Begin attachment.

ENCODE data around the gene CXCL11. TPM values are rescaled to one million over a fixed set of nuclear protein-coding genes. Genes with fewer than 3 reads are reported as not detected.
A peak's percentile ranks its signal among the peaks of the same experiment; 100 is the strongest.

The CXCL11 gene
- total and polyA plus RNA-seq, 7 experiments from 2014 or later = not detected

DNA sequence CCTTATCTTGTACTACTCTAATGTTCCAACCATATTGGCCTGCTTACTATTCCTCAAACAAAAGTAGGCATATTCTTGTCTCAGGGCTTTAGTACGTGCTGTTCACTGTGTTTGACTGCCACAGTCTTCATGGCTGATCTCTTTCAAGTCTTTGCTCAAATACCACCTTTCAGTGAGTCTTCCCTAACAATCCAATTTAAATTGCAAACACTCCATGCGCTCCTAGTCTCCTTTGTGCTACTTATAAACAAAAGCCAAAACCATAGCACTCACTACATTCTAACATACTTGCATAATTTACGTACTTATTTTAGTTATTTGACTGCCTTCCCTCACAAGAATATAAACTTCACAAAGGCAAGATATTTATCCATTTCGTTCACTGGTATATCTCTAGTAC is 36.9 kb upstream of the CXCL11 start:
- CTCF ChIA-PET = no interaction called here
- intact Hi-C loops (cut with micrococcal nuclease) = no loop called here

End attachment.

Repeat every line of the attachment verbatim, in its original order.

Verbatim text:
ENCODE data around the gene CXCL11. TPM values are rescaled to one million over a fixed set of nuclear protein-coding genes. Genes with fewer than 3 reads are reported as not detected.
A peak's percentile ranks its signal among the peaks of the same experiment; 100 is the strongest.

The CXCL11 gene
- total and polyA plus RNA-seq, 7 experiments from 2014 or later = not detected

DNA sequence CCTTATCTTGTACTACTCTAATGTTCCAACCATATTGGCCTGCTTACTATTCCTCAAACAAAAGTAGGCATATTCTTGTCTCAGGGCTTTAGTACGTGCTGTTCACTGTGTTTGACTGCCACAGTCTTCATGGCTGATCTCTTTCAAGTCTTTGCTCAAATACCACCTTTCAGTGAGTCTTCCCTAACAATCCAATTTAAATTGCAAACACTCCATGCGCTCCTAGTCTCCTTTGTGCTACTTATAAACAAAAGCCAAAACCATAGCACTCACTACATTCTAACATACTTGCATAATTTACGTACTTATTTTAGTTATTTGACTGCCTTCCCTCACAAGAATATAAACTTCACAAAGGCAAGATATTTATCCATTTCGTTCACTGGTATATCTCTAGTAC is 36.9 kb upstream of the CXCL11 start:
- CTCF ChIA-PET = no interaction called here
- intact Hi-C loops (cut with micrococcal nuclease) = no loop called here